It’s early, before five. I get up and start my morning routine—brewing coffee, grabbing food. Usually it’s eggs and an apple, but today, that cupboard bare, I wolf down chicken salad, pour coffee and settle in my chair to start the routine that has sustained me for forty years—prayer, meditation, journalling, the Scriptures.I get quiet, settling into Jesus’ presence, surrendering. Today is unusual. Friday morning mostly finds us at the Ranger, Room 36, but today we’re at the house. I turn 61 today and Diane and I want time together. I am just back from South Africa, feeling like we have not connected in weeks.Turning 61 finds me reflective, especially on the odd journey of the last few years, leaving a large church in a wealthy suburb, a church I led for over a quarter of a century, coming here to East Colfax to serve amidst poverty.Four years ago, the move would have been unthinkable. Our church, while imperfect, was beautiful and thriving, impacting many.  I had enormous support from the church body and leadership and planned on staying until close to retirement.That changed. In the middle of a change process, my high-octane pace of 25 years coupled with health issues led me to crash. Burned out and depressed, I stepped away for a couple of months, unsure whether I would be able to come back.  But I got help, significant help, and was making progress, ready to get back to the work I loved in a church I loved.I came back, nervous, but ready to roll. However, something had changed. The leadership was treating me differently. I left as a beloved leader; I returned to the message that I was only an employee. It took several months for them to be clear with me, but finally I understood that in my absence they decided to start a transition process, fearful that my age and health were limiting my ability to lead.In fairness, the situation they faced was very difficult.

In churches like ours, with a long-term leader that the church has grown up around, any shakiness in the leader makes the whole church feel shaky.Though some thought otherwise, they didn’t fire me. Their plan was to take a year to find my successor, have the two of us serve side-by-side for a year and then have him step into my role and have me step out of the way. Details were murky. I was not really a part of their discussion or decision.From where I sat, the process was very bumpy, leaving me and Diane and our four youngest daughters—all active at church, all serving, all giving our lives away—pretty damaged.When I finally understood their plan, it became clear I had no control over the situation, no voice to say anything. What was happening was happening to me; it was out of my hands.That, by itself, was an odd feeling. For 25 years I had a great say in my life and ministry and in what we did as a church. We had a fabulous run doing that. Now, that was gone.What do you do in moments like that, moments where you feel helpless? I still remember the moment. I didn’t fight the decision, I simply let go. I surrendered myself to God and whatever he wanted to do with what was a difficult situation, simply asking Jesus to lead me.I asked for a couple weeks to pray. Twice, I heard Jesus clearly: “I release you from that call. Your work is done. I have someone else to lead the church and I have other work for you.” My job was to finish graciously, being truthful about the basics—their decision and my own prayerful conviction to step away. The pain of the process I was to leave silent.Those days were dark, confusing and painful. I stayed close to Jesus, surrendering to Him, letting go, letting go, letting go . . .Thankfully, the leadership continued paying me for a year, giving me space to figure out a next chapter.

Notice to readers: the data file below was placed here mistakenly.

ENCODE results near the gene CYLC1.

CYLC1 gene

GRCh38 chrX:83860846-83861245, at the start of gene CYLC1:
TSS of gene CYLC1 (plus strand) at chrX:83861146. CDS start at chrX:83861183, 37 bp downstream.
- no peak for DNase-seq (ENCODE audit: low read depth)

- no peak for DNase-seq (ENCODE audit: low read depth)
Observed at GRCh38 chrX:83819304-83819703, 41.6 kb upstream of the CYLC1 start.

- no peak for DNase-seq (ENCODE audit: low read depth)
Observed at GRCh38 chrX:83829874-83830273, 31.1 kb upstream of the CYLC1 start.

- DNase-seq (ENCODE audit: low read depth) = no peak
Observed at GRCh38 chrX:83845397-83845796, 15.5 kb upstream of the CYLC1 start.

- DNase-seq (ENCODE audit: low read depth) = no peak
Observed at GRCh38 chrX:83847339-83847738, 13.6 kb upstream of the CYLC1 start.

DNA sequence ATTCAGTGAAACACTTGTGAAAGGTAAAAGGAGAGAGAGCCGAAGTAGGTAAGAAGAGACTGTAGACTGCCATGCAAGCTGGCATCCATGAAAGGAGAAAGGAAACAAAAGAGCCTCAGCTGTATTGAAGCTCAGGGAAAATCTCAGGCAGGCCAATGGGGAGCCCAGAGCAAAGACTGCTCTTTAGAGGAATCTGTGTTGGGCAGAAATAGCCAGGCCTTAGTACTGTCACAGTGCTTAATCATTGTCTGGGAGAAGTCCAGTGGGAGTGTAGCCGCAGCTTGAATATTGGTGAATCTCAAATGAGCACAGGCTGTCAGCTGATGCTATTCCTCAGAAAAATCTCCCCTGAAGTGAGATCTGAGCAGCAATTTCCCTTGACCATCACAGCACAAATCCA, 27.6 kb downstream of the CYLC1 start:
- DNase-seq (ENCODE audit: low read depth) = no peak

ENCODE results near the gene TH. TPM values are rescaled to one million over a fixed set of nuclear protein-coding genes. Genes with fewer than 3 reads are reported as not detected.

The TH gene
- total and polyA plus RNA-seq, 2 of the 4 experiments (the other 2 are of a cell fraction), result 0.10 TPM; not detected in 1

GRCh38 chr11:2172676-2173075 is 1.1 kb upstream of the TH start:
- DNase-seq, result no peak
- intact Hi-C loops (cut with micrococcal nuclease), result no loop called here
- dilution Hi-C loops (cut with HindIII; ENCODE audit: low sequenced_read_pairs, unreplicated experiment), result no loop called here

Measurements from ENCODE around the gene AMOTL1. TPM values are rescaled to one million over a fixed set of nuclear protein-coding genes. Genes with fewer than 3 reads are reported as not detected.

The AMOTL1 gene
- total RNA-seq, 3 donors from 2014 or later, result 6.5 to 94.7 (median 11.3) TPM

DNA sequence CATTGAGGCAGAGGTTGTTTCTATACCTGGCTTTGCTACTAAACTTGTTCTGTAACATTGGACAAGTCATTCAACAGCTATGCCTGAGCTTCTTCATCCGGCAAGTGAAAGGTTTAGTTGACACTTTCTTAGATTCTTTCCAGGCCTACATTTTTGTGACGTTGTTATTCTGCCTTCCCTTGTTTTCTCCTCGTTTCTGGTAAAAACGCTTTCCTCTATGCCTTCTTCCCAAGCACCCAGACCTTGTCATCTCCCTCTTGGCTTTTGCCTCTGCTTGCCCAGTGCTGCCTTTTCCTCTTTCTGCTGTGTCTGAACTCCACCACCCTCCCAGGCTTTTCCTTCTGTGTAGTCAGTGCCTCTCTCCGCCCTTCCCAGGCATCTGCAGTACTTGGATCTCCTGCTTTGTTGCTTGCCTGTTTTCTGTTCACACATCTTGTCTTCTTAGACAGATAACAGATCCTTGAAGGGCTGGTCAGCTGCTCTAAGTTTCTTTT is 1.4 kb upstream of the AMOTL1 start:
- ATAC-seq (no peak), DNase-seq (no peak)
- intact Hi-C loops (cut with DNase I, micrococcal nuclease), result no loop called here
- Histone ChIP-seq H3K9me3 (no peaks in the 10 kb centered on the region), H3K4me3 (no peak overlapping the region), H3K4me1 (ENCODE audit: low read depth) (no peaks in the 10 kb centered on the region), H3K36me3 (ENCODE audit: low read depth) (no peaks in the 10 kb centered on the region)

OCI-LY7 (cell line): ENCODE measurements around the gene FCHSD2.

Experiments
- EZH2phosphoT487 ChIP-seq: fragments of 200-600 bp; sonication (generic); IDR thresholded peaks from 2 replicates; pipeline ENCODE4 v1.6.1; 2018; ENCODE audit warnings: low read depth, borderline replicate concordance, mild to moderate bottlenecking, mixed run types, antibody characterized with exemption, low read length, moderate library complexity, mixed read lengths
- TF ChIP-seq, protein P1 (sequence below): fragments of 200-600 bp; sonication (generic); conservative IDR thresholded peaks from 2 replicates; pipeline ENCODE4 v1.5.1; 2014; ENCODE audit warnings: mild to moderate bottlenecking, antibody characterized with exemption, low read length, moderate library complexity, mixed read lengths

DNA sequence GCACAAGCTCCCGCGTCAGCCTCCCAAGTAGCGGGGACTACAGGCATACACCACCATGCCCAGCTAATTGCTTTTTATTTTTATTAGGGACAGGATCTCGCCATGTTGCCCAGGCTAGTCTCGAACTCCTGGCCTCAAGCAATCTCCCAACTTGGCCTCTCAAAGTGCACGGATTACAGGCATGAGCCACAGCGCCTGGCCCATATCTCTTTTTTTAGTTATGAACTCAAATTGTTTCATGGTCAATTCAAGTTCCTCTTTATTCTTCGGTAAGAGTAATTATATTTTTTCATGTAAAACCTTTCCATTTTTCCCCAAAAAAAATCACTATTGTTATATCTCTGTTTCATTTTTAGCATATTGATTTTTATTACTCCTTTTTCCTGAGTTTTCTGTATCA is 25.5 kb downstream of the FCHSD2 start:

That said, it is hard to express what it was like to step out of my high-octane role into what seemed like a void. I went from being at the center of church life, people always wanting my time, into what seemed a vast sea of nothing, formless and confusing.Months on end, I just kept letting go, slowly healing. Then, one day, I felt a nudge to ride my motorcycle down East Colfax. Doing that, I immediately felt like I had come home, that Jesus now whispered, “here.” So I surrendered and we came “here,” not knowing what we were to do or how to survive financially. Then Jesus pointed to those in the motels and said, “Go love them.” So we did. We let go and followed.I just kept letting go, surrendering. Jesus supplied the money and partners we needed. Over time He provided other Colfax ministry opportunities, other places to serve. He has provided a building to be used as a ministry center. One day at a time, letting go, coming with open hands, Jesus has provided.

Now, our life is clear, full and rich. My calendar is full—loving our friends and tackling broader needs. Once again, I have the chance to share with other leaders, not talking about what it is like to lead a big suburban church but now talking about what it means to serve in urban poverty. I couldn’t imagine a better chapter for us; we love it.Four years ago, I could not have imagined being here. Yet here we are and it is beautiful. While grateful for my former life, I am deeply grateful to be here now. But we only got here by letting go.That is, I expect, a lesson for all of us. Do not be afraid to let go, especially in the dark days, days when it seems like things are happening to you over which you have no control. Just let go. Placing your future in the hands of Jesus is the wisest and safest thing you could ever do. We have learned that.Here I sit, early on my 61st birthday. Once again, I surrender to Jesus, letting go of my attempts to make things work, simply trusting His plan, excited about what is ahead.